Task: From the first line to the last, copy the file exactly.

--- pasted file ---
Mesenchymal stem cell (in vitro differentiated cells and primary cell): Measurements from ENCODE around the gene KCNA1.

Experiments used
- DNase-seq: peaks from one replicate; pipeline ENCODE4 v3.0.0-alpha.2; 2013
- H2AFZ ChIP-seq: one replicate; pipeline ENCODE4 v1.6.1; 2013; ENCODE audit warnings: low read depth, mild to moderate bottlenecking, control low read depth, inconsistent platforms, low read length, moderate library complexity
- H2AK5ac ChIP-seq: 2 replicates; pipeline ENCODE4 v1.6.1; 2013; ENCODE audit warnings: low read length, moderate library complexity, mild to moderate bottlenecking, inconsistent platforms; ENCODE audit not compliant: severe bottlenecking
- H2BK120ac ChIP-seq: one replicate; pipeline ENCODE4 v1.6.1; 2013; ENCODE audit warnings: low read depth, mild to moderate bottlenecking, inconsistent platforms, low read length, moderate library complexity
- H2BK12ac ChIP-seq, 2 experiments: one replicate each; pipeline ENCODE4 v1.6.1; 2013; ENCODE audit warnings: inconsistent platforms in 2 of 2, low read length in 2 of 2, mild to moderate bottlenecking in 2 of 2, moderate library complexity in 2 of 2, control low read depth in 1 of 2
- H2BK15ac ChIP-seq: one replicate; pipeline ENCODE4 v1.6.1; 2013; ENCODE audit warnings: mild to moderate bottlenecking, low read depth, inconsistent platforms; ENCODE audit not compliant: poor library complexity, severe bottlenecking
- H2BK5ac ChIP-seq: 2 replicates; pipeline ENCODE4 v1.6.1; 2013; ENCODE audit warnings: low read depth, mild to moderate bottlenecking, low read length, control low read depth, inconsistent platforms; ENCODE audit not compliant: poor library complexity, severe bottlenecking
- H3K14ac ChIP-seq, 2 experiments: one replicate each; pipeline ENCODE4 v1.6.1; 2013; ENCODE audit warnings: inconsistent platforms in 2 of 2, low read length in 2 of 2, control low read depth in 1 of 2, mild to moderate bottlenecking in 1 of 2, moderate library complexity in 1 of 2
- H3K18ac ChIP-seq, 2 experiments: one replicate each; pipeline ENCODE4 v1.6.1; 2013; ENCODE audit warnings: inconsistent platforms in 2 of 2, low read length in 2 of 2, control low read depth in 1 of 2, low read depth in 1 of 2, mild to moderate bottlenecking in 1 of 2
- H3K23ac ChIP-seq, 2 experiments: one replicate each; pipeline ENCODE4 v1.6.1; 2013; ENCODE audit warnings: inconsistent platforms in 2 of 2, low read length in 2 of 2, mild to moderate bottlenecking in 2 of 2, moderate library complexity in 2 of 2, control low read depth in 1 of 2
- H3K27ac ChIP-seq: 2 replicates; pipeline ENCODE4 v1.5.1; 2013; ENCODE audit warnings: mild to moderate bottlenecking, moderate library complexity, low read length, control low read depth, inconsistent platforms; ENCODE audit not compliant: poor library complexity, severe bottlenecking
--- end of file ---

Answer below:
Mesenchymal stem cell (in vitro differentiated cells and primary cell): Measurements from ENCODE around the gene KCNA1.

Experiments used
- DNase-seq: peaks from one replicate; pipeline ENCODE4 v3.0.0-alpha.2; 2013
- H2AFZ ChIP-seq: one replicate; pipeline ENCODE4 v1.6.1; 2013; ENCODE audit warnings: low read depth, mild to moderate bottlenecking, control low read depth, inconsistent platforms, low read length, moderate library complexity
- H2AK5ac ChIP-seq: 2 replicates; pipeline ENCODE4 v1.6.1; 2013; ENCODE audit warnings: low read length, moderate library complexity, mild to moderate bottlenecking, inconsistent platforms; ENCODE audit not compliant: severe bottlenecking
- H2BK120ac ChIP-seq: one replicate; pipeline ENCODE4 v1.6.1; 2013; ENCODE audit warnings: low read depth, mild to moderate bottlenecking, inconsistent platforms, low read length, moderate library complexity
- H2BK12ac ChIP-seq, 2 experiments: one replicate each; pipeline ENCODE4 v1.6.1; 2013; ENCODE audit warnings: inconsistent platforms in 2 of 2, low read length in 2 of 2, mild to moderate bottlenecking in 2 of 2, moderate library complexity in 2 of 2, control low read depth in 1 of 2
- H2BK15ac ChIP-seq: one replicate; pipeline ENCODE4 v1.6.1; 2013; ENCODE audit warnings: mild to moderate bottlenecking, low read depth, inconsistent platforms; ENCODE audit not compliant: poor library complexity, severe bottlenecking
- H2BK5ac ChIP-seq: 2 replicates; pipeline ENCODE4 v1.6.1; 2013; ENCODE audit warnings: low read depth, mild to moderate bottlenecking, low read length, control low read depth, inconsistent platforms; ENCODE audit not compliant: poor library complexity, severe bottlenecking
- H3K14ac ChIP-seq, 2 experiments: one replicate each; pipeline ENCODE4 v1.6.1; 2013; ENCODE audit warnings: inconsistent platforms in 2 of 2, low read length in 2 of 2, control low read depth in 1 of 2, mild to moderate bottlenecking in 1 of 2, moderate library complexity in 1 of 2
- H3K18ac ChIP-seq, 2 experiments: one replicate each; pipeline ENCODE4 v1.6.1; 2013; ENCODE audit warnings: inconsistent platforms in 2 of 2, low read length in 2 of 2, control low read depth in 1 of 2, low read depth in 1 of 2, mild to moderate bottlenecking in 1 of 2
- H3K23ac ChIP-seq, 2 experiments: one replicate each; pipeline ENCODE4 v1.6.1; 2013; ENCODE audit warnings: inconsistent platforms in 2 of 2, low read length in 2 of 2, mild to moderate bottlenecking in 2 of 2, moderate library complexity in 2 of 2, control low read depth in 1 of 2
- H3K27ac ChIP-seq: 2 replicates; pipeline ENCODE4 v1.5.1; 2013; ENCODE audit warnings: mild to moderate bottlenecking, moderate library complexity, low read length, control low read depth, inconsistent platforms; ENCODE audit not compliant: poor library complexity, severe bottlenecking